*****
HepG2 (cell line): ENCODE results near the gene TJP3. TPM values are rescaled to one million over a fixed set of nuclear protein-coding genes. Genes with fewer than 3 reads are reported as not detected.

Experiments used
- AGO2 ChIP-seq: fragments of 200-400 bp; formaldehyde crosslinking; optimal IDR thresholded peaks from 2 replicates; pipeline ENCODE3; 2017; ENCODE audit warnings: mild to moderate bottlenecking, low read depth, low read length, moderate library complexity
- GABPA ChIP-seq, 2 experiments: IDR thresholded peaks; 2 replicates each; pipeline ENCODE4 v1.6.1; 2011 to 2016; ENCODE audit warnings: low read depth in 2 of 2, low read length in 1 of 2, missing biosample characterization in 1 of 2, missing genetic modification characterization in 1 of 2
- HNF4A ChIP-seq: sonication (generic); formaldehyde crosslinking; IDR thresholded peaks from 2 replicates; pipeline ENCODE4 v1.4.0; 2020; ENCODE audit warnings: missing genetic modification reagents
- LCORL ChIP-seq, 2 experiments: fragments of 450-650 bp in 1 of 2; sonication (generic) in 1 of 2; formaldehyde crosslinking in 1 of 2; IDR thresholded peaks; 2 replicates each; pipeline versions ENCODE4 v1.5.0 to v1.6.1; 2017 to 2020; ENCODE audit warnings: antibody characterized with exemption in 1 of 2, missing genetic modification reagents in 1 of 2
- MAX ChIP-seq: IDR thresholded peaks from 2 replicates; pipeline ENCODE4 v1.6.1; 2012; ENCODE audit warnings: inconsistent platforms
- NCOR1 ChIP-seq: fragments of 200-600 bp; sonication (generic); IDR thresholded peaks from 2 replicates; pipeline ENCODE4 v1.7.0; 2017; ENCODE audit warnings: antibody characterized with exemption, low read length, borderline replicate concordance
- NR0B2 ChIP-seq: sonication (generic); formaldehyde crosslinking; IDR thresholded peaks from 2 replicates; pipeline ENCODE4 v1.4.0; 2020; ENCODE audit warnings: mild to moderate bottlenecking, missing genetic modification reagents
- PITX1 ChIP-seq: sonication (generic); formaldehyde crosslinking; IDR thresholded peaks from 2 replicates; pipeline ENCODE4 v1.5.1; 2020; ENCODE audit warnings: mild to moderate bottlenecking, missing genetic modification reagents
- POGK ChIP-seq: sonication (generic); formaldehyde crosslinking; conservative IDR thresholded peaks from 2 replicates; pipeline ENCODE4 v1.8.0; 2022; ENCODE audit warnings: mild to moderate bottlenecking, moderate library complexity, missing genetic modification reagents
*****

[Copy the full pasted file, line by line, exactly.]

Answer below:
HepG2 (cell line): ENCODE results near the gene TJP3. TPM values are rescaled to one million over a fixed set of nuclear protein-coding genes. Genes with fewer than 3 reads are reported as not detected.

Experiments used
- AGO2 ChIP-seq: fragments of 200-400 bp; formaldehyde crosslinking; optimal IDR thresholded peaks from 2 replicates; pipeline ENCODE3; 2017; ENCODE audit warnings: mild to moderate bottlenecking, low read depth, low read length, moderate library complexity
- GABPA ChIP-seq, 2 experiments: IDR thresholded peaks; 2 replicates each; pipeline ENCODE4 v1.6.1; 2011 to 2016; ENCODE audit warnings: low read depth in 2 of 2, low read length in 1 of 2, missing biosample characterization in 1 of 2, missing genetic modification characterization in 1 of 2
- HNF4A ChIP-seq: sonication (generic); formaldehyde crosslinking; IDR thresholded peaks from 2 replicates; pipeline ENCODE4 v1.4.0; 2020; ENCODE audit warnings: missing genetic modification reagents
- LCORL ChIP-seq, 2 experiments: fragments of 450-650 bp in 1 of 2; sonication (generic) in 1 of 2; formaldehyde crosslinking in 1 of 2; IDR thresholded peaks; 2 replicates each; pipeline versions ENCODE4 v1.5.0 to v1.6.1; 2017 to 2020; ENCODE audit warnings: antibody characterized with exemption in 1 of 2, missing genetic modification reagents in 1 of 2
- MAX ChIP-seq: IDR thresholded peaks from 2 replicates; pipeline ENCODE4 v1.6.1; 2012; ENCODE audit warnings: inconsistent platforms
- NCOR1 ChIP-seq: fragments of 200-600 bp; sonication (generic); IDR thresholded peaks from 2 replicates; pipeline ENCODE4 v1.7.0; 2017; ENCODE audit warnings: antibody characterized with exemption, low read length, borderline replicate concordance
- NR0B2 ChIP-seq: sonication (generic); formaldehyde crosslinking; IDR thresholded peaks from 2 replicates; pipeline ENCODE4 v1.4.0; 2020; ENCODE audit warnings: mild to moderate bottlenecking, missing genetic modification reagents
- PITX1 ChIP-seq: sonication (generic); formaldehyde crosslinking; IDR thresholded peaks from 2 replicates; pipeline ENCODE4 v1.5.1; 2020; ENCODE audit warnings: mild to moderate bottlenecking, missing genetic modification reagents
- POGK ChIP-seq: sonication (generic); formaldehyde crosslinking; conservative IDR thresholded peaks from 2 replicates; pipeline ENCODE4 v1.8.0; 2022; ENCODE audit warnings: mild to moderate bottlenecking, moderate library complexity, missing genetic modification reagents